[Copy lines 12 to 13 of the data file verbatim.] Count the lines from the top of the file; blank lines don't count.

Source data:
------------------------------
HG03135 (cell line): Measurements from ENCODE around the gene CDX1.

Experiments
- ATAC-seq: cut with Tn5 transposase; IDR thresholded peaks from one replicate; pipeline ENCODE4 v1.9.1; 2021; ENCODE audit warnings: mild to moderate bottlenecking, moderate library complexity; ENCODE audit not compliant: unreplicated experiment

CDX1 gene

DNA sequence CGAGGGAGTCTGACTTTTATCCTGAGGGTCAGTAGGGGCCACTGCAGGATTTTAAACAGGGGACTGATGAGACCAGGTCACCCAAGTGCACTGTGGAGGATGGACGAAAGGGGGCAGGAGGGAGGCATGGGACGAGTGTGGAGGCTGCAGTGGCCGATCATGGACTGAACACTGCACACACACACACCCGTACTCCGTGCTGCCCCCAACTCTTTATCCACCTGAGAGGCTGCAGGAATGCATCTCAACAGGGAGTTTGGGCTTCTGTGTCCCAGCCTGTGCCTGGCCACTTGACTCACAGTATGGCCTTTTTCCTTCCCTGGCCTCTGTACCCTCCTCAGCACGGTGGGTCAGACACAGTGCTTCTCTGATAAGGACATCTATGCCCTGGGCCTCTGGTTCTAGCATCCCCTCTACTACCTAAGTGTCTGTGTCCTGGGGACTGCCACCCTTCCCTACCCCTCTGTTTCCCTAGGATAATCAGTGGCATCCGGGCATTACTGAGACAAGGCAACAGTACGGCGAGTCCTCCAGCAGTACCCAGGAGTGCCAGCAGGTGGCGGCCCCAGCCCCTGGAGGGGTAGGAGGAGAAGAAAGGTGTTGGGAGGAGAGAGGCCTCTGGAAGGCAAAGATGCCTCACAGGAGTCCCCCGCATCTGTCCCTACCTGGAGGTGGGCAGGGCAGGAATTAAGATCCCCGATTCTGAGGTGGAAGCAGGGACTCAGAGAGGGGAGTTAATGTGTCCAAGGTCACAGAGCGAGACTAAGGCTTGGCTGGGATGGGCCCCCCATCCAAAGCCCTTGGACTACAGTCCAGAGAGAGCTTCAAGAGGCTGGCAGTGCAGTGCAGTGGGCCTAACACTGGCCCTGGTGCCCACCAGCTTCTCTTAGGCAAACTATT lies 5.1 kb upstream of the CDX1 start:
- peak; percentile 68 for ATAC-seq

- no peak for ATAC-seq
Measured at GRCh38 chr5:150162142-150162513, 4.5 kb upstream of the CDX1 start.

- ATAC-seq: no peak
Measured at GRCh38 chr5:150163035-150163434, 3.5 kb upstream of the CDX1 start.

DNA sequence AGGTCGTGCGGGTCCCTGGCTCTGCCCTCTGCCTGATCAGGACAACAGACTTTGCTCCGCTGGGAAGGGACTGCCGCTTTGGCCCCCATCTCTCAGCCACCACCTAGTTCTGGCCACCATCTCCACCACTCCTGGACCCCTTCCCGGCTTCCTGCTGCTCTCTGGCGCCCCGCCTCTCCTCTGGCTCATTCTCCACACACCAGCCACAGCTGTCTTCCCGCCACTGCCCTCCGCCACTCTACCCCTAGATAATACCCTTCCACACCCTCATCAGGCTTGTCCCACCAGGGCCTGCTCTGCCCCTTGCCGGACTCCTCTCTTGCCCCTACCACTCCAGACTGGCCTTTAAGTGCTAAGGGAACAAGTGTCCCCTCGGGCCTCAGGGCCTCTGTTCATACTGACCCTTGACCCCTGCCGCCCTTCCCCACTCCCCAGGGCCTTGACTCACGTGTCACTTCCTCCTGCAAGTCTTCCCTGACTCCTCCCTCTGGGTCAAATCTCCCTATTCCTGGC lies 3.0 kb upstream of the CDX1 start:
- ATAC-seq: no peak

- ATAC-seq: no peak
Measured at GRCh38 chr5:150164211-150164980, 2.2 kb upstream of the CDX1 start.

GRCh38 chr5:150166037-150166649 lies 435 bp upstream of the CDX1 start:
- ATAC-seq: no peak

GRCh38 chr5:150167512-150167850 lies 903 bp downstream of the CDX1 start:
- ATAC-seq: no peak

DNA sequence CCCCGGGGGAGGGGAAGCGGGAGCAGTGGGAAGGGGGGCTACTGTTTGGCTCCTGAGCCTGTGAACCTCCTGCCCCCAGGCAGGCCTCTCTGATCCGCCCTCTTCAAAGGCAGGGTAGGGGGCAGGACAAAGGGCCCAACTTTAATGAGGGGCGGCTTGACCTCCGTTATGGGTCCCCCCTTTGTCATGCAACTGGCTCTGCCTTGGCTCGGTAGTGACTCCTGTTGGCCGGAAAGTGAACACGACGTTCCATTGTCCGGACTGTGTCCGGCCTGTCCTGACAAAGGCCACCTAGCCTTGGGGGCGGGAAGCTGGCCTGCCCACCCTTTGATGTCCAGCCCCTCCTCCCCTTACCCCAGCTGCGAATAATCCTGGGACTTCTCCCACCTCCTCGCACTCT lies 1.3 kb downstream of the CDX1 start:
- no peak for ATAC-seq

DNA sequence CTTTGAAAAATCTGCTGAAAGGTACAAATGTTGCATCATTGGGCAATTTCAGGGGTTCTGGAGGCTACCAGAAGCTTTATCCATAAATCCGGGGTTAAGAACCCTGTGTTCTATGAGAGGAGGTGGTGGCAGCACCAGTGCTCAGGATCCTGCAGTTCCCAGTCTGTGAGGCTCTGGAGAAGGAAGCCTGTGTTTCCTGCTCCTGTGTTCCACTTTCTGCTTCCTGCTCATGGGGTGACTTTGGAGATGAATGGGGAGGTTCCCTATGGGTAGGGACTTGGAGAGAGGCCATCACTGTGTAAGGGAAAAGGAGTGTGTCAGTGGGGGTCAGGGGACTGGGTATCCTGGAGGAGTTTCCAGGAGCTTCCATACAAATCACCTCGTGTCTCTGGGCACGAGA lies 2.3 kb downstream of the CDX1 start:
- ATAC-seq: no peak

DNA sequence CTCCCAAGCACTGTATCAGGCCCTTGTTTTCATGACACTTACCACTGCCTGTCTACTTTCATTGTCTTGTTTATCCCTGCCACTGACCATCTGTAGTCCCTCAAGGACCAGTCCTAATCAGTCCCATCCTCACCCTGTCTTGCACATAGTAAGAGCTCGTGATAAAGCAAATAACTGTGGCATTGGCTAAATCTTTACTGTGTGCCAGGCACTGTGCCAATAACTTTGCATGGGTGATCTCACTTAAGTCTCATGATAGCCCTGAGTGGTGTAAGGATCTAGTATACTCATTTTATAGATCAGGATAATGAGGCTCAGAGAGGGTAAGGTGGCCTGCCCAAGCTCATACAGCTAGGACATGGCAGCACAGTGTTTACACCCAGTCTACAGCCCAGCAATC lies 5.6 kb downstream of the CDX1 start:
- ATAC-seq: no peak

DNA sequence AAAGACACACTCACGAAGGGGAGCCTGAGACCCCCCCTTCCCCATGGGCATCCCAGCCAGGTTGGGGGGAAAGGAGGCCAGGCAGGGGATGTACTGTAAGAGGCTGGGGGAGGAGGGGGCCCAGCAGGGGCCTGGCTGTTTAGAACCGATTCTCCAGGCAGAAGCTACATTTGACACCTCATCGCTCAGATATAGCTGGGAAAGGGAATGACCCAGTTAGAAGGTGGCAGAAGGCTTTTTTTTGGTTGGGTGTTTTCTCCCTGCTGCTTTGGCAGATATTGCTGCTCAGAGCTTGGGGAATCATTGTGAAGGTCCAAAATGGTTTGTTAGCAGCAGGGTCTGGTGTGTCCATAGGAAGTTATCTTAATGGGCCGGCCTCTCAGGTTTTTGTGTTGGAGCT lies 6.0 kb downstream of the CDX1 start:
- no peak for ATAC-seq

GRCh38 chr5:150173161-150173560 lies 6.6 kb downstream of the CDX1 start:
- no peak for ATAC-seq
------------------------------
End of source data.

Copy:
- ATAC-seq: no peak

- ATAC-seq: no peak